For the complete story see Print Scam? There is More Than Meets the Eye at the Ansel Adams Gallery.

Ferrania_2_crop_smallIn case you need more obsolete technology, a new Kickstarter project by FILM Ferrania aims to restart the old 3M film production equipment in Ferrania, Italy.  FILM Ferrania’s initial film production will be slide film, so if you are looking for color prints, you are out of luck.

I would like to see FILM Ferrania’s financial projections, because I do not understand how the market justifies another entry into the production of photographic film. FILM Ferrania has received support from the Italian government, so perhaps the Italian government sees something I don’t, or maybe they just have too much money laying around.


If a particular material or product meets the requirements of this ISO standard there is no assurance that subsequent lots will have the same physical qualities or contain ingredients of the same chemical inertness. All materials or products shall therefore require annual evaluation and testing according to this International Standard, unless the specific lot of materials or products was previously tested. All materials shall also be retested according to this International Standard if the formulation or any component supplier changes. ISO 18902:2013 Imaging materials — Processed imaging materials — Albums, framing and storage materials

One test at the time of product introduction does not ensure quality. While it is better than no tests, the fact is that manufacturers, vendors, and suppliers are continually changing their materials, formulations, and manufacturing processes. Only a process that continually monitors product performance can truly ensure product quality. Yet, given the large  number of products, raw materials, and production lots that most manufacturers deal with, continuous testing rapidly becomes impractical.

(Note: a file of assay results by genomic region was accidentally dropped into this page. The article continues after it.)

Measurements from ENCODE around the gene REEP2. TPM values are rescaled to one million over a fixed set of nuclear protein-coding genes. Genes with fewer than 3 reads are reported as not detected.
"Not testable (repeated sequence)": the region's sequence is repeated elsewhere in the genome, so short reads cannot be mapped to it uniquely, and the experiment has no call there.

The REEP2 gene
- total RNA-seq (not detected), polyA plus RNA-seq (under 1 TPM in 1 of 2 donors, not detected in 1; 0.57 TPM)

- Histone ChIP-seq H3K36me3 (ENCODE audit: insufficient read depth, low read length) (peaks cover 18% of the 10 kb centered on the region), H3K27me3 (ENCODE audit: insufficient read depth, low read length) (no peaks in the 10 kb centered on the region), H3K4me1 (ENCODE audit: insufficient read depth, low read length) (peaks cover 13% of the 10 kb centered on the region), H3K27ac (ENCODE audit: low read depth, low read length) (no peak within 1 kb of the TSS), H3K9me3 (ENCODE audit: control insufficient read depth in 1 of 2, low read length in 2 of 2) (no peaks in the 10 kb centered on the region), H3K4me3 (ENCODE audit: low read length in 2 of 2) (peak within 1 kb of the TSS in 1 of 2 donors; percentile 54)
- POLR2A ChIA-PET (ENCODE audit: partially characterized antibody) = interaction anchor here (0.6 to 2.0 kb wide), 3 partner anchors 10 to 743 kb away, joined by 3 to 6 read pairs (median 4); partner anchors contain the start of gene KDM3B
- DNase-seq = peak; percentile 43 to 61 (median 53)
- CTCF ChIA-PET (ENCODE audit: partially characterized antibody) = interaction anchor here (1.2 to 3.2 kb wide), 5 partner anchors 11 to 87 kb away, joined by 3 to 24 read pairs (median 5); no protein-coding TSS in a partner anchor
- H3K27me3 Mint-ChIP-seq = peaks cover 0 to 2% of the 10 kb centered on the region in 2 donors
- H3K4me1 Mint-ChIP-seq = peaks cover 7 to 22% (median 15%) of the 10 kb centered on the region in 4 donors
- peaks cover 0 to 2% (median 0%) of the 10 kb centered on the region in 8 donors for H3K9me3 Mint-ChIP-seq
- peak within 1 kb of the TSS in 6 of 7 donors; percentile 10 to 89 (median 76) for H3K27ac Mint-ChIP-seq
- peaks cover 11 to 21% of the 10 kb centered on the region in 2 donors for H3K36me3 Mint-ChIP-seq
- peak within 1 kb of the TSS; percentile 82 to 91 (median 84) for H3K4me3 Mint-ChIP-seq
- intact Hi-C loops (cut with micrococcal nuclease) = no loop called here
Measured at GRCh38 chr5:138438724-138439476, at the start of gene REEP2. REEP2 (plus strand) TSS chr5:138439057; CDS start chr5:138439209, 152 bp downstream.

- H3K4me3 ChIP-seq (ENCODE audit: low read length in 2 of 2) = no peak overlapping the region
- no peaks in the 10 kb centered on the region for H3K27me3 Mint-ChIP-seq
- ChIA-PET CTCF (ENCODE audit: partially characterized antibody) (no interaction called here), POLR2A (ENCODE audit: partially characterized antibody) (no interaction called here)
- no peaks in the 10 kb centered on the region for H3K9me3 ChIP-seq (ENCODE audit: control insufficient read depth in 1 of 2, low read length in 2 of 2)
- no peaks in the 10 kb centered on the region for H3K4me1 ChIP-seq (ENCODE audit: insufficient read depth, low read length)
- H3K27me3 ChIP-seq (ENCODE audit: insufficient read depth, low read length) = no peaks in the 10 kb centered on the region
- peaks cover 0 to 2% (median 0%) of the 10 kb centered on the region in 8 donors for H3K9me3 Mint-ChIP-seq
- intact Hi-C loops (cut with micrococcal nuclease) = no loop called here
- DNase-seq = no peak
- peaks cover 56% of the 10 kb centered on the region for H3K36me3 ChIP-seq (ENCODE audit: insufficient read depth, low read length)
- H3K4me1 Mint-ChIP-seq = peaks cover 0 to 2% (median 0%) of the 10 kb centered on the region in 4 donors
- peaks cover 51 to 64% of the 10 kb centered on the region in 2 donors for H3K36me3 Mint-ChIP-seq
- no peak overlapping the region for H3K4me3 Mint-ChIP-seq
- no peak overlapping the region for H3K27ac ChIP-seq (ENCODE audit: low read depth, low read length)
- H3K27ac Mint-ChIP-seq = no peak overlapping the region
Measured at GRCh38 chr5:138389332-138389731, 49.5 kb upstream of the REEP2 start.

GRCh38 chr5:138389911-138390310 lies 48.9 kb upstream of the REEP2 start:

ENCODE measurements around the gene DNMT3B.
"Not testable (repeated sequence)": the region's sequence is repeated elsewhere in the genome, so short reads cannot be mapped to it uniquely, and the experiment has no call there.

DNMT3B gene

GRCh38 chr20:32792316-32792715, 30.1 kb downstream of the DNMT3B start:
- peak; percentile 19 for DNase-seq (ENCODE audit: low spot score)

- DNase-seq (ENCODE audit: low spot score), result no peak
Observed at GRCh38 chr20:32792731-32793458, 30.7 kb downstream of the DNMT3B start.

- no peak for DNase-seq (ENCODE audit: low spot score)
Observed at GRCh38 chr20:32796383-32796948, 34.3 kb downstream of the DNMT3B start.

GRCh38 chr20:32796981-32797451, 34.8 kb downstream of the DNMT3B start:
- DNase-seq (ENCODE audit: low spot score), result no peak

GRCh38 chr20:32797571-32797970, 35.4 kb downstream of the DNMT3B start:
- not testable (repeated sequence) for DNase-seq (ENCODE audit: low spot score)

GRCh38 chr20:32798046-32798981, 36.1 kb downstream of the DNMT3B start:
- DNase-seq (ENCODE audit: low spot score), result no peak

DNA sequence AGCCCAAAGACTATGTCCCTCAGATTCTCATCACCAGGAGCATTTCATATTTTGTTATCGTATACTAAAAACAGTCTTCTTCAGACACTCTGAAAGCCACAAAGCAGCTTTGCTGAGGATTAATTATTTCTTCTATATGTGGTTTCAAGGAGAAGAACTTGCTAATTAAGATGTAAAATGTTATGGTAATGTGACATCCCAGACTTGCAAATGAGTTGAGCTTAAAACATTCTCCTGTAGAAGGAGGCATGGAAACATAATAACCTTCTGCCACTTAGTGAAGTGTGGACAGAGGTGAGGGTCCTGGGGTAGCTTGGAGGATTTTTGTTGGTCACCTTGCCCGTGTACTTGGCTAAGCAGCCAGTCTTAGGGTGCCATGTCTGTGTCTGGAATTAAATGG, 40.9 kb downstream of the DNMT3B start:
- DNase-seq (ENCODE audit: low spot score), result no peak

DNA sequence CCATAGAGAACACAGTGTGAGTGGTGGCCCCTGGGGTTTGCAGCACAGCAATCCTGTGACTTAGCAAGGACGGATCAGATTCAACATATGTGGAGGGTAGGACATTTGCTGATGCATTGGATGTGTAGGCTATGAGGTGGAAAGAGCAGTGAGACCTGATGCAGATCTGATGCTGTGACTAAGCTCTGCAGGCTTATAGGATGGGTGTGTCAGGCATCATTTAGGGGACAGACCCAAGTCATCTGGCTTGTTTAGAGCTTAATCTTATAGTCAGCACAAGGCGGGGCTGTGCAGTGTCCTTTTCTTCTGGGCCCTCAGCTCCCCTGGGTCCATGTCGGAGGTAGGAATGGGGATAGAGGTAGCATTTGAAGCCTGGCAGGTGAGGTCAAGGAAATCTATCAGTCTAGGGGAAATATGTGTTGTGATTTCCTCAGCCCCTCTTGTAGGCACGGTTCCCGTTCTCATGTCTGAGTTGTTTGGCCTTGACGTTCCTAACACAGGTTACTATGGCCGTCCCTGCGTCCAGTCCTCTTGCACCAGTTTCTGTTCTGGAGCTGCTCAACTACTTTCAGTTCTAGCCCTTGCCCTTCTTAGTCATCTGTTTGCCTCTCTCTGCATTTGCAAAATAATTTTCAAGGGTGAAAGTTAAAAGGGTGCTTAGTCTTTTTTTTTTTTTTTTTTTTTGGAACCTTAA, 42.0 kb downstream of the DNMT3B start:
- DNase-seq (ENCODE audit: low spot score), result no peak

As a compromise between never retesting a product and continually retesting products, the International Organization for Standardization (ISO) settled on an annual retest requirement in ISO 18902. This requirement requires products for photographic storage, including scrapbooking materials, to be retested annually or when known changes to the production process take place. This requirement helps ensure that products will remain photo-safe over time.

Unfortunately, many manufacturers still ignore this requirement, run a test once, and ten years later are still using this test result to claim photo safety, even though much may have changed during that ten year time period.

The next time you see a product claim, like photo-safe, acid-free, fade-resistant, or archival, ask when the test was carried out. If the test is more than a year or two old, the manufacturer’s words are probably not not worth much.


All opinions expressed in this blog are mine, not HID Global's.